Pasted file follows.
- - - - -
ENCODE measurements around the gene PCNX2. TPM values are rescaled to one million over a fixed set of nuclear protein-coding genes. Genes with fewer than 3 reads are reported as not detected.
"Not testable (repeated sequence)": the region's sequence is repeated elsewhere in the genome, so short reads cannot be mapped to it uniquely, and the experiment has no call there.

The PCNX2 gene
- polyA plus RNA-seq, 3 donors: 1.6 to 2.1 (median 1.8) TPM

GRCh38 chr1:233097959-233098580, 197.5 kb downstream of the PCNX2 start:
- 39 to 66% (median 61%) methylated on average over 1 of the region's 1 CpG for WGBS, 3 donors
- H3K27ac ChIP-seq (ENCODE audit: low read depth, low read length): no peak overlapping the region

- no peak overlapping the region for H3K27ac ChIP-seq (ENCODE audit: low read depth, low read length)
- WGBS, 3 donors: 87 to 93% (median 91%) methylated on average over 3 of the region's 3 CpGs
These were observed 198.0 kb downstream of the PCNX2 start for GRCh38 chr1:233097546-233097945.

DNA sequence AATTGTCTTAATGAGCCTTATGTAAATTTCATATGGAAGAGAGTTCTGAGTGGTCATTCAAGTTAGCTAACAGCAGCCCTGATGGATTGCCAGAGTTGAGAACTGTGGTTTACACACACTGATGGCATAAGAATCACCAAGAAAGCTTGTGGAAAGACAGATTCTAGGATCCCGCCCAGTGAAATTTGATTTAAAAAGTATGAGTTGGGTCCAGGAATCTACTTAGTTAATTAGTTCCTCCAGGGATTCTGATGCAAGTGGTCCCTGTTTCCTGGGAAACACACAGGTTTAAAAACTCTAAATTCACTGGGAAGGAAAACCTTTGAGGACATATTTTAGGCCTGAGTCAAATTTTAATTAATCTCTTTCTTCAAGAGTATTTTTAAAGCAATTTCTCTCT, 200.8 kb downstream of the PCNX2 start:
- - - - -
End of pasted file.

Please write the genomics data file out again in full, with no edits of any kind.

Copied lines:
ENCODE measurements around the gene PCNX2. TPM values are rescaled to one million over a fixed set of nuclear protein-coding genes. Genes with fewer than 3 reads are reported as not detected.
"Not testable (repeated sequence)": the region's sequence is repeated elsewhere in the genome, so short reads cannot be mapped to it uniquely, and the experiment has no call there.

The PCNX2 gene
- polyA plus RNA-seq, 3 donors: 1.6 to 2.1 (median 1.8) TPM

GRCh38 chr1:233097959-233098580, 197.5 kb downstream of the PCNX2 start:
- 39 to 66% (median 61%) methylated on average over 1 of the region's 1 CpG for WGBS, 3 donors
- H3K27ac ChIP-seq (ENCODE audit: low read depth, low read length): no peak overlapping the region

- no peak overlapping the region for H3K27ac ChIP-seq (ENCODE audit: low read depth, low read length)
- WGBS, 3 donors: 87 to 93% (median 91%) methylated on average over 3 of the region's 3 CpGs
These were observed 198.0 kb downstream of the PCNX2 start for GRCh38 chr1:233097546-233097945.

DNA sequence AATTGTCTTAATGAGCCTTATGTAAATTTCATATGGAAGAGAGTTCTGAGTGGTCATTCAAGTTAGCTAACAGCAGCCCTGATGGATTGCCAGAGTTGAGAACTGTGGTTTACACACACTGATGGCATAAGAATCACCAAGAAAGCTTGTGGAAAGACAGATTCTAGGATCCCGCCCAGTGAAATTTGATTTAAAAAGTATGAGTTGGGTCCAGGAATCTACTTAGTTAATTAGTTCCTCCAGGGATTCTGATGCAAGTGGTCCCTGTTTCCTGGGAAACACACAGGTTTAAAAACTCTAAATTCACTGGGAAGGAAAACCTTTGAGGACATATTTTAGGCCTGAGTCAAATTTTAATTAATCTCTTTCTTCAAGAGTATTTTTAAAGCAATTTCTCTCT, 200.8 kb downstream of the PCNX2 start: